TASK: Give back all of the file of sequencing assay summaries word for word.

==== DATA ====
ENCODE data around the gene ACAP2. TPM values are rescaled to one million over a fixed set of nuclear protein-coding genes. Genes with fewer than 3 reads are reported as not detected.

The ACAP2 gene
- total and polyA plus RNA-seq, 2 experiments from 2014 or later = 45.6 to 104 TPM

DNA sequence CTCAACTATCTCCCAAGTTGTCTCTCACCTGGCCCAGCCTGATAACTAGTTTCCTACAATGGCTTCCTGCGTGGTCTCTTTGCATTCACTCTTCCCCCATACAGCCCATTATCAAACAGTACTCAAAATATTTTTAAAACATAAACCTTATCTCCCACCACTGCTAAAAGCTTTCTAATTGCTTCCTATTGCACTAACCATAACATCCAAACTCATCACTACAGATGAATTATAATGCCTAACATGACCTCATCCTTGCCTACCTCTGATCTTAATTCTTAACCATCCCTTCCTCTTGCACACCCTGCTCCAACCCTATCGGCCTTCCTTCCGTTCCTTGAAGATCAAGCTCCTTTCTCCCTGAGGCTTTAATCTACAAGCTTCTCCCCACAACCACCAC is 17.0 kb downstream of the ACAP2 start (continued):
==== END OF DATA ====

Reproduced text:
ENCODE data around the gene ACAP2. TPM values are rescaled to one million over a fixed set of nuclear protein-coding genes. Genes with fewer than 3 reads are reported as not detected.

The ACAP2 gene
- total and polyA plus RNA-seq, 2 experiments from 2014 or later = 45.6 to 104 TPM

DNA sequence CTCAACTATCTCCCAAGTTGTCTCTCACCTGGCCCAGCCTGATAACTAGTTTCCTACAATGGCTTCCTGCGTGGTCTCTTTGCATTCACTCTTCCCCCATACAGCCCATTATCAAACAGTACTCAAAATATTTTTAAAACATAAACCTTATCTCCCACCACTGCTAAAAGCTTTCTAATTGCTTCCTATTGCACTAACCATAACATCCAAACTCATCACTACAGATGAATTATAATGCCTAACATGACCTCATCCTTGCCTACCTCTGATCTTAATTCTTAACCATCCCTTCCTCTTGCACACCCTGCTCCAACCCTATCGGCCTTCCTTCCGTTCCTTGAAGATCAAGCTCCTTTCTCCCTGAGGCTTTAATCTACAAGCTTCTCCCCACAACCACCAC is 17.0 kb downstream of the ACAP2 start (continued):